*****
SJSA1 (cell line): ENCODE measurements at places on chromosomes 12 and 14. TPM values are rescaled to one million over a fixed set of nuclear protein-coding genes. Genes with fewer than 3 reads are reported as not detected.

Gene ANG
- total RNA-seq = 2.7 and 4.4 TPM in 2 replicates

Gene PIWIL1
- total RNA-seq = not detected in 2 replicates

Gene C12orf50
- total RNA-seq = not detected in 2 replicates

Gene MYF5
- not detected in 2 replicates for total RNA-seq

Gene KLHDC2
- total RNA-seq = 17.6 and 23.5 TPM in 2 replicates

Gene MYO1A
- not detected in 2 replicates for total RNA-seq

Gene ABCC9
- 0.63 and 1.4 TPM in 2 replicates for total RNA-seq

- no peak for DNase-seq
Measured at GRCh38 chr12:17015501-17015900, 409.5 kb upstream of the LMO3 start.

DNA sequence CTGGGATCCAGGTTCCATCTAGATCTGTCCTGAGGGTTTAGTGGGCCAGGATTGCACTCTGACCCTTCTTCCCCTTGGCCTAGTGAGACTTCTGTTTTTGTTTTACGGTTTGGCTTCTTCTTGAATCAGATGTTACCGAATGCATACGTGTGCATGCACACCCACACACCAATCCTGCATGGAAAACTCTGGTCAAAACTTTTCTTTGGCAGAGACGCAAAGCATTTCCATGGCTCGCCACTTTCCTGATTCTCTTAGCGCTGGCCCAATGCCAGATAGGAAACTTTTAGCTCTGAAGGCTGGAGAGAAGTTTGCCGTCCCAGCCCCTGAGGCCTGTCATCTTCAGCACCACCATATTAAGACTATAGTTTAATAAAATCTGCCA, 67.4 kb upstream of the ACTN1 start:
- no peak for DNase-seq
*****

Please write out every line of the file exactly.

SJSA1 (cell line): ENCODE measurements at places on chromosomes 12 and 14. TPM values are rescaled to one million over a fixed set of nuclear protein-coding genes. Genes with fewer than 3 reads are reported as not detected.

Gene ANG
- total RNA-seq = 2.7 and 4.4 TPM in 2 replicates

Gene PIWIL1
- total RNA-seq = not detected in 2 replicates

Gene C12orf50
- total RNA-seq = not detected in 2 replicates

Gene MYF5
- not detected in 2 replicates for total RNA-seq

Gene KLHDC2
- total RNA-seq = 17.6 and 23.5 TPM in 2 replicates

Gene MYO1A
- not detected in 2 replicates for total RNA-seq

Gene ABCC9
- 0.63 and 1.4 TPM in 2 replicates for total RNA-seq

- no peak for DNase-seq
Measured at GRCh38 chr12:17015501-17015900, 409.5 kb upstream of the LMO3 start.

DNA sequence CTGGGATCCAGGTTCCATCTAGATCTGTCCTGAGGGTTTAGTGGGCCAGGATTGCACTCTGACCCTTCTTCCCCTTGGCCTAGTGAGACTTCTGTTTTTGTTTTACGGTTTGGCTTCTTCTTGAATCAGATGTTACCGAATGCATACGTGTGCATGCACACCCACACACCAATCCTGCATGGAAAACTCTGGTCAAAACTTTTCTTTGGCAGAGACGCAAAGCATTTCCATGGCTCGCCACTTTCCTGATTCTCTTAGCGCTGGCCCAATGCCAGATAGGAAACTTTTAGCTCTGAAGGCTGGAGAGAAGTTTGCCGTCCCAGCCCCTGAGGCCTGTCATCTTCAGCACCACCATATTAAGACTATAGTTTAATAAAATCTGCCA, 67.4 kb upstream of the ACTN1 start:
- no peak for DNase-seq